Friday, April 27, 2012

Did Roosevelt Know The Japanese Would Attack Pearl Harbor? - What Did The President Know and When Did He Know It? Part II

Here's the end of "What Did The President Know and When Did He Know It? Part I - which discussed comments by Neal Conan at the Alaska Press Club conference a week ago.
So last night, reading Doris Kearns Goodwin's No Ordinary Time in bed after hearing Neal Conan,  I got to Franklin Roosevelt's Atlantic 'fishing trip' which turned into a secret meeting at sea with Winston Churchill in August 1941.  Part of the discussion at the "Atlantic Conference" was about the negotiations between the US and Japan.  Which brought to mind, Conan's mention of "What did the president know   . . .?" and the debate WW II buffs have had over whether President Roosevelt knew in advance about the Pearl Harbor attack.

I was going to include that here, but I think this is enough for one post and I'll follow up with another post on that topic. 
This is that follow up.

Roosevelt and Churchill are at sea.  It's August 1941.
The opening discussion centered on what to do about Japan's increasingly aggressive stance in the Pacific.  For more than a year Roosevelt had  been trying to avoid a showdown with Japan, whose expansionist policies under Premier Fumimaro Konoye threatened American interest in the Pacific.  To the president's mind, a détente with Japan was essential to gain the time he needed to train the armed forces and mobilize the factories to accomplish the real end of American Foreign policy - the destruction of the Hitler menace.  Roosevelt believed an early war with Japan would mean "the wrong war in the wrong ocean at the wrong time." (p. 265)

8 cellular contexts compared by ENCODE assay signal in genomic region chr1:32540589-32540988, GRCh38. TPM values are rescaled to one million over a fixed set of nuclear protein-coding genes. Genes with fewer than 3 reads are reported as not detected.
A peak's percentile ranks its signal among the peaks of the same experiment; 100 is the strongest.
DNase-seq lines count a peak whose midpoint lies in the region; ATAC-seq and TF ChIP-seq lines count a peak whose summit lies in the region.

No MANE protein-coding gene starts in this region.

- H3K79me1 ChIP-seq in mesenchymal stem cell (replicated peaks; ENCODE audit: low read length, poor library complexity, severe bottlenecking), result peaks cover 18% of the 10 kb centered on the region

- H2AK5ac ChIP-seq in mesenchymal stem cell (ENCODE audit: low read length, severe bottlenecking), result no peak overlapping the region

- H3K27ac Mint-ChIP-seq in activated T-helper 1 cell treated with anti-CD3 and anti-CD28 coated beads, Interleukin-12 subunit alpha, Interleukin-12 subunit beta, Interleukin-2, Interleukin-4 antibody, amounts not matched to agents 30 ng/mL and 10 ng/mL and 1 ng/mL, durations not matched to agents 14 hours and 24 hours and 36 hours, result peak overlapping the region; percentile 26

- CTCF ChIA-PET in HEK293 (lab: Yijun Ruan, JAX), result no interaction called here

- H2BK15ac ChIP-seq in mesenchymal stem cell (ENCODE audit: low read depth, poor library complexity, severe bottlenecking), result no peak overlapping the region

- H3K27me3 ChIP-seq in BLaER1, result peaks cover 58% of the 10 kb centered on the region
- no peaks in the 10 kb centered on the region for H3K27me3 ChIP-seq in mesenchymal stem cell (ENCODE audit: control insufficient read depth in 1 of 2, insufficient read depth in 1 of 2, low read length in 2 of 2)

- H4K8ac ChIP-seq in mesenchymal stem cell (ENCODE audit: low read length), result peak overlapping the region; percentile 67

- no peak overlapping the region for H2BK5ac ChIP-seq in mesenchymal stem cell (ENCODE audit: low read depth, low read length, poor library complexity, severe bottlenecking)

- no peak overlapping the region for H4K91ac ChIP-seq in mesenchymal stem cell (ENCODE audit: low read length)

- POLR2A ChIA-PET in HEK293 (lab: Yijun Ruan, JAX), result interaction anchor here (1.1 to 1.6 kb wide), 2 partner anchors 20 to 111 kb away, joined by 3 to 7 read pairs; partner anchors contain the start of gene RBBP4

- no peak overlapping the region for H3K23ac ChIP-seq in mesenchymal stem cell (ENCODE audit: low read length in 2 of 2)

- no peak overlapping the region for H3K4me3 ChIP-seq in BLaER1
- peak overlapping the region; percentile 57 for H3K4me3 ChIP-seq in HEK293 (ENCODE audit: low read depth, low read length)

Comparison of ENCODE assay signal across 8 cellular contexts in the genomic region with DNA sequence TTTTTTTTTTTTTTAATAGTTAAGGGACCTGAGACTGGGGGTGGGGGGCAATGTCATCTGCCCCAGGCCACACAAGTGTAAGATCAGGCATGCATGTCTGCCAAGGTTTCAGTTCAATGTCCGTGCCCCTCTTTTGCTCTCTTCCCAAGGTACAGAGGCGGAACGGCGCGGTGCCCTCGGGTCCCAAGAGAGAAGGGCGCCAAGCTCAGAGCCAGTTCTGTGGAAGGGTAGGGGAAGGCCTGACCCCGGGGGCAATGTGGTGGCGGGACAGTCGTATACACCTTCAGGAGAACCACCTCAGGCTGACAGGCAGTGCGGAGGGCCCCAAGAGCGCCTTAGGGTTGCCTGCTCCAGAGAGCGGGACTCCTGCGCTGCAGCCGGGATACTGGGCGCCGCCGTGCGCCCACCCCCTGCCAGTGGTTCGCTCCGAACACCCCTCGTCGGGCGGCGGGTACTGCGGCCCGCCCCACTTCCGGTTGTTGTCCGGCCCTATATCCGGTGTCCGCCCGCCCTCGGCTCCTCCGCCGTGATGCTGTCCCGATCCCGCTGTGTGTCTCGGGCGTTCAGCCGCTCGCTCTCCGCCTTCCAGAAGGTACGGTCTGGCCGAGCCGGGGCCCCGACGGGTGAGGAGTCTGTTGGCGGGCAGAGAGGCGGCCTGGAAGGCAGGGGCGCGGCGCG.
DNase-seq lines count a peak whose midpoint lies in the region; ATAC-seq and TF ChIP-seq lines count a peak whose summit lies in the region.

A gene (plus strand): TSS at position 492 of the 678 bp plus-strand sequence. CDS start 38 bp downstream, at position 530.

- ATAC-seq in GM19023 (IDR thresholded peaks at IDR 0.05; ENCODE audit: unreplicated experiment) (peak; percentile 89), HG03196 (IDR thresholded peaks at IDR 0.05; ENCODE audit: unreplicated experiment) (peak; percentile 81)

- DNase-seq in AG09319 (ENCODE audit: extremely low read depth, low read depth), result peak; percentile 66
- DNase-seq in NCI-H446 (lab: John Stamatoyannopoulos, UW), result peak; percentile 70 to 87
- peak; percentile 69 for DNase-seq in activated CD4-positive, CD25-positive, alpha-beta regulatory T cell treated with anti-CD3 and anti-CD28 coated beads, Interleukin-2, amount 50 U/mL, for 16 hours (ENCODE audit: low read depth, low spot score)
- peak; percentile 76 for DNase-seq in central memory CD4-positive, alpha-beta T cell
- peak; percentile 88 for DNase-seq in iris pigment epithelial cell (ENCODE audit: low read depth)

There had been earlier disagreement in the cabinet. Some, including Treasury Secretary Morganthau, wanted a total embargo on oil to Japan, while Secretary of State Hull felt that would precipitate war.
In June, the debate over the oil embargo had assumed political significance at home when Ickes, in his capacity as fuel administrator, was forced to ration oil in New England.  "It's marvelous,"  Morganthau taunted the president, describing a cartoon just published in the Washington Star.  "It's got a car driving up with a Japanese as a chauffeur and Hull filling the gas tank. . ."
Roosevelt was afraid an embargo would drive Japan to the Dutch East Indies (now Indonesia) and Roosevelt didn't have enough navy for both the Atlantic and Pacific.
"The Japanese are having a real drag-down and knock-out fight among themselves,"  Roosevelt further explained, "and have been for the past week - trying to decide which way they are going to jump - attack Russia, attack the South Seas (thus throwing in their lot definitely with Germany) or whether they will sit on the fence and be more friendly with us.  No one knows what their decision will be."
But in mid-July, when forty thousand Japanese troops invaded rubber-rich Indochina [the French colony, now Vietnam, Laos, and Cambodia] and quickly took over the country, the president finally agreed to take retaliatory action.  He froze all Japanese assets in the U.S., notified Japan that the Panama Canal would be closed for repairs, and announced that he was cutting off all high-octane, [sic] gasoline.  Whereas [Secretary of War] Stimson and [Secretary of Interior] Ickes believed that all gasoline - not just high-octane, suitable for airplanes - would be embargoed, Roosevelt preferred to move one step at at time, "to slip the noose around Japan's neck, and give it a jerk now and then." (pp. 265-266)
 So in July before the December Pearl Harbor attack, the US was still selling oil - but not high octane - to Japan.   That doesn't sound like he was expecting to be attacked by Japan.  Actually, it turned out, while Roosevelt was with Churchill in August, "implemented by subordinates  . . . the limited embargo he had sanctioned had become full-scale." (p. 283)